“To men, the reality of the world is guaranteed by the presence of others, by its appearing to all, 'for what appears to all, this we call Being' [Aristotle] and whatever lacks this appearance comes and passes away like a dream, intimately and exclusively our own but without reality.” - Hannah Arendt 

If your past eighteen months have been anything like mine – our covid years – you may have felt at times like you were living in a dream, disassociating yourself from the reality of the world. When psychologists talk about disassociation, they distinguish between derealization, the feeling that the world around you is a dream, and depersonalization, the feeling that you yourself are a dream figure and somewhat apart from reality. Both are natural responses to experiencing trauma, of which we've all had plenty, and studies have documented a rise in disassociation among front line healthcare workers as well as the rest of us who have endured extreme isolation during the covid lockdowns.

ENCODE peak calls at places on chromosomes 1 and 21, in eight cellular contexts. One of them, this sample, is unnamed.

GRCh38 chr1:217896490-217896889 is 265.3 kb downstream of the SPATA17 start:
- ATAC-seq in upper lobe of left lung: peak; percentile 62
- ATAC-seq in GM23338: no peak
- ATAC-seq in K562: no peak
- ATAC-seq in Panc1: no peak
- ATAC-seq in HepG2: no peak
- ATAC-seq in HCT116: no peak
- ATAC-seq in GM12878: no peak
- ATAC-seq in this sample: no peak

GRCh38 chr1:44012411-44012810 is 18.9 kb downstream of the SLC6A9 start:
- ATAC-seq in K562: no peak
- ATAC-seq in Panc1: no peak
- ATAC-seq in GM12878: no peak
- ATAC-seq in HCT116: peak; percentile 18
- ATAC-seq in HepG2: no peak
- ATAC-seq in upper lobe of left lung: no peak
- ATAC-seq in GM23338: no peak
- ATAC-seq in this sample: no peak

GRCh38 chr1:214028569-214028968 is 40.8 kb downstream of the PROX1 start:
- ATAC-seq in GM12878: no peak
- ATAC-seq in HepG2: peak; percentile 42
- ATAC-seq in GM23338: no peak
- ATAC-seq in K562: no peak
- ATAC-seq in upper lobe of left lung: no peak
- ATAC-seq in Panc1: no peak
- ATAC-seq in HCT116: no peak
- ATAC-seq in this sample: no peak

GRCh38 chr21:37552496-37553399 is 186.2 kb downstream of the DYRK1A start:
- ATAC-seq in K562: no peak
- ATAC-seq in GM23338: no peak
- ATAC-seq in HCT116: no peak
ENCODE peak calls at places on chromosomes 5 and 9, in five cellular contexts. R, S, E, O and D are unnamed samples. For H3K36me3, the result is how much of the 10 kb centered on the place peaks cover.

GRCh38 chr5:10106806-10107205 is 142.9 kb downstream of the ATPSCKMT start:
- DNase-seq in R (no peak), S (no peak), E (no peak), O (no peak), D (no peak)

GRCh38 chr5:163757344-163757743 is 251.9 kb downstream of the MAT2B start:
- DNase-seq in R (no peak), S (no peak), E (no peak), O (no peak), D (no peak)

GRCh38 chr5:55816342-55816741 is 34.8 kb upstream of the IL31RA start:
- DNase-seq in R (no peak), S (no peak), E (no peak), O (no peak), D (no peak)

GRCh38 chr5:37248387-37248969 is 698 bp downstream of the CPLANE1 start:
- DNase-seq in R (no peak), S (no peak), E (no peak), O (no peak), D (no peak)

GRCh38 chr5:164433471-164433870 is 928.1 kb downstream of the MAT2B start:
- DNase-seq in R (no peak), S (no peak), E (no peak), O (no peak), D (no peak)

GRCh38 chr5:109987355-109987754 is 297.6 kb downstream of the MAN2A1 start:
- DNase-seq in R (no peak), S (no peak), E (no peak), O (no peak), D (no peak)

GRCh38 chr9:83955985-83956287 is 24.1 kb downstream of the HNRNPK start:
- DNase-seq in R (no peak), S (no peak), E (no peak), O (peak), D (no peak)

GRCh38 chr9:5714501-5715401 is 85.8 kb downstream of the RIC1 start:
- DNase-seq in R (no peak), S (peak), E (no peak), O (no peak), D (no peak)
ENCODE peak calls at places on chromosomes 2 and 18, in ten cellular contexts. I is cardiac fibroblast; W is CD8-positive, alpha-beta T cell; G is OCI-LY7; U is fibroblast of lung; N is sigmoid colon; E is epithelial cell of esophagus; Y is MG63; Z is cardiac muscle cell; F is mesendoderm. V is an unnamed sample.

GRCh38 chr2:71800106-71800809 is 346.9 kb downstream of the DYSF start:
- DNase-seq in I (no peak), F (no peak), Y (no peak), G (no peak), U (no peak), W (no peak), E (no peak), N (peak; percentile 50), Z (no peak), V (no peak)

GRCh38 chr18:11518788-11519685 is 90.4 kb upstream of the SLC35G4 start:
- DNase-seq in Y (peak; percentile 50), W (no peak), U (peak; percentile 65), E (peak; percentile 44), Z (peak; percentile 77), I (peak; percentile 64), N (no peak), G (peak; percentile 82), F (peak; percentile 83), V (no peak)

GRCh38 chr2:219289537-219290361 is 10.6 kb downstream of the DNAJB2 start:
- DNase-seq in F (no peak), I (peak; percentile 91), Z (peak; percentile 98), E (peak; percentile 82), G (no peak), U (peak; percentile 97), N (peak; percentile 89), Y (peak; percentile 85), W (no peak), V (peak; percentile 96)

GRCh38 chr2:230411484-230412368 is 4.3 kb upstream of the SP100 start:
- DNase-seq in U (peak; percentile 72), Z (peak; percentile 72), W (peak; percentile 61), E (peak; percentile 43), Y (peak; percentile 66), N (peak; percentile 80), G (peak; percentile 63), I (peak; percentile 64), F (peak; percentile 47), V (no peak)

Dissociation has also been linked to excessive video screen time, so as our lives shifted to Zoom meetings and online cocktail parties, excessive doomscrolling or Netflix binge watching, our sense of disconnection from material reality gets constantly reinforced. Our presence in the world during the covid years is mediated through the portals of our electronic devices. 

For me, dissociation has taken the form of depersonalization, perhaps connected to a year in which the physical presence of not only myself but also my artwork has been restricted to online appearances. I have become not so much a dream figure as a virtual one; my Being, as well as my voice, have become flat, pixelated, and lacking in presence. 

In Walter Benjamin's essay "The Work of Art in the Age of Mechanical Reproduction," (first published in 1936) Benjamin examines the shifts in “human sense perception” brought about by the change in production from hand-crafted art works to mass-produced, easily replicated objects and images, especially in the new medium of cinema. Benjamin points out that in film, “the camera is substituted for the public” and “the audience's identification with the actor is really an identification with the camera.” In the many virtual presentations of art proliferating during our covid years, the camera might be swapped for a digital scanner but its inter-mediating role is the same: we do not encounter the artwork or performance itself, but only a representation of it optimized for its virtual exhibition (playing to the camera). It isn't just that our viewpoints, particularly of three-dimensional work, are limited. It is that they are curated, using the camera to direct focus, emphasis, and interpretation.